Crosscut’s Knute Berger wrote an interesting column today about the animosity between historic preservationists and green building proponents.
Too often, he says, green building techniques and density goals are used as justification for tearing down Seattle’s usable buildings and squandering their embodied energy and inherent greenness.
Meanwhile, historic preservationists get sidetracked by the historic and architectural significance of the buildings they are trying to protect. They don’t put that same effort into making a sustainability case for keeping those buildings.
If Seattle really wants to be sustainable, Berger says, the two groups need to form an alliance. Both need to embrace the environmental value of the existing building and build from there.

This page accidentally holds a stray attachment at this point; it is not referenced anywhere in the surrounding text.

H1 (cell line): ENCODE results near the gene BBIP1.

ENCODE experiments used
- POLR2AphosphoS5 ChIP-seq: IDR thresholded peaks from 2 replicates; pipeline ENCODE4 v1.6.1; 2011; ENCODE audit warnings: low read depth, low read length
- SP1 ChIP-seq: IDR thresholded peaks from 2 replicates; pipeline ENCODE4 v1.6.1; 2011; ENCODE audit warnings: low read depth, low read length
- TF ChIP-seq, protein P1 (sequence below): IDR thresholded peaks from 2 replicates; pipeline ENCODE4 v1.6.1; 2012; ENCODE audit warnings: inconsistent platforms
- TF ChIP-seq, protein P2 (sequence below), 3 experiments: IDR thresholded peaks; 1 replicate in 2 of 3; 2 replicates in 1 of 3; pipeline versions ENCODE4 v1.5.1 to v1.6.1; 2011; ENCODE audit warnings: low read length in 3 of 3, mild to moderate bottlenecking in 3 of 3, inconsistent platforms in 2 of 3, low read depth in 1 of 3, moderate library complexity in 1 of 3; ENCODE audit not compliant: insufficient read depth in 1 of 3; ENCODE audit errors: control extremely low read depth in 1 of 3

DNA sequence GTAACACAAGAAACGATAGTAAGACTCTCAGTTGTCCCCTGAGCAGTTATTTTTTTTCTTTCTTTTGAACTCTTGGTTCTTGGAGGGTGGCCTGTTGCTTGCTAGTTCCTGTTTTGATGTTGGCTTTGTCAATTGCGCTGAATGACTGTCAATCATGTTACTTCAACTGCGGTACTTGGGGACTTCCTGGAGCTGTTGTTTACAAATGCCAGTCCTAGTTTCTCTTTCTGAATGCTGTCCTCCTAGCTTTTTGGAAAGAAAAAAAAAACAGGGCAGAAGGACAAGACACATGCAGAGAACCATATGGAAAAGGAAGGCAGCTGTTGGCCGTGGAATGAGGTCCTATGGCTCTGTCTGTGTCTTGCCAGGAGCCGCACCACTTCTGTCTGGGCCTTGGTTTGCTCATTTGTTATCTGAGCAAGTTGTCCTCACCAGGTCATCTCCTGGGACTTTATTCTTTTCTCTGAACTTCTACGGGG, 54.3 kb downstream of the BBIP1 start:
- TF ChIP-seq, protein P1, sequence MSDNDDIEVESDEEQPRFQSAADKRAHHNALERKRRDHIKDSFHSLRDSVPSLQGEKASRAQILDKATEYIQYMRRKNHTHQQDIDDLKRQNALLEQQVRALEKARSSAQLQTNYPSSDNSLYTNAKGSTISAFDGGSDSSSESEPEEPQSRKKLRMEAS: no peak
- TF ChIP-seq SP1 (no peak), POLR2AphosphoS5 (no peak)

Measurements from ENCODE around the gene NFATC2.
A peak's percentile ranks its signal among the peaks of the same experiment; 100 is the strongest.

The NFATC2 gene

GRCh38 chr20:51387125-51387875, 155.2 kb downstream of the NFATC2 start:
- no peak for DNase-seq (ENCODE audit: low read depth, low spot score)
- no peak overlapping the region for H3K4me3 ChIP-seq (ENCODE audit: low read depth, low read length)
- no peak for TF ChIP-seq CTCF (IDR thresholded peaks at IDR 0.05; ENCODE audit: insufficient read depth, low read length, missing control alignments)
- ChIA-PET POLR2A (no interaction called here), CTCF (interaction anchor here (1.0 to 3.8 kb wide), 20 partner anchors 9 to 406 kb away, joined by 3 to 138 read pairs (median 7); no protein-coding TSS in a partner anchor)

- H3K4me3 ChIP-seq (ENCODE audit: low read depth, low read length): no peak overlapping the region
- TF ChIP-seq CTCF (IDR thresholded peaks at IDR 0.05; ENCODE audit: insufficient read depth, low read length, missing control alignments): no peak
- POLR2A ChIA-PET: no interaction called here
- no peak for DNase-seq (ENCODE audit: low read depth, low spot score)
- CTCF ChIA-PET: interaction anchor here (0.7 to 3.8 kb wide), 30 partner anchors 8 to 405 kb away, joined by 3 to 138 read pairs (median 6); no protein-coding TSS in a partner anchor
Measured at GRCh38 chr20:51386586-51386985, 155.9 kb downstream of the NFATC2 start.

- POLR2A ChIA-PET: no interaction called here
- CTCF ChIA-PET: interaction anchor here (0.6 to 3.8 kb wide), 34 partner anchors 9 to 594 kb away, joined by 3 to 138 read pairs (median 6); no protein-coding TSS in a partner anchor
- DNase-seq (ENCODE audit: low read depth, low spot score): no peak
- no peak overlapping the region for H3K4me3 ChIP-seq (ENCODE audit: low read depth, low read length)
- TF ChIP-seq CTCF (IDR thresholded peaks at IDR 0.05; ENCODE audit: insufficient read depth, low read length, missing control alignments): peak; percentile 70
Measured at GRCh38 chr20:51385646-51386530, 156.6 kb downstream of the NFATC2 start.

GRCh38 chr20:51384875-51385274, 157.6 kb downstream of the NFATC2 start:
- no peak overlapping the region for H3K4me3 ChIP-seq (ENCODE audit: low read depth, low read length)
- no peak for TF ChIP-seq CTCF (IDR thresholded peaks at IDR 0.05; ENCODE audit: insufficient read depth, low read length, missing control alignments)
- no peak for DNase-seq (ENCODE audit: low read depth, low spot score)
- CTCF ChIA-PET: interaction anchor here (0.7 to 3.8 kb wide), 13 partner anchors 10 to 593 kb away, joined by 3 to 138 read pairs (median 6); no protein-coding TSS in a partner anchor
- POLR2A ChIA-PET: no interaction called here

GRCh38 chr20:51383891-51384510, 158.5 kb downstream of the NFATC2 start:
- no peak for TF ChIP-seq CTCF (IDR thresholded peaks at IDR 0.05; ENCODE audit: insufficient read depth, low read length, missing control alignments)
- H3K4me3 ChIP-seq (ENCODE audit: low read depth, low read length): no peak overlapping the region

I think things get complicated when density concerns are added into the mix.
But some cities, like Portland, have done a great job of encouraging adaptive reuse of historic building stock. These aren’t the landmarked buildings that allow only minimal changes, but the buildings that serve as mainstay to new floors of condos or offices above or around.
The federal government even offers a 10 percent tax credit for adaptive reuse of certain historic buildings. There are a few caveats, like making sure the addition can be removed and the historic building is left largely intact.
It could be painful for preservation purists to see some buildings getting such a drastic face-lift. It will likely be even harder for those greenies who like to start from scratch and leave their fingerprints.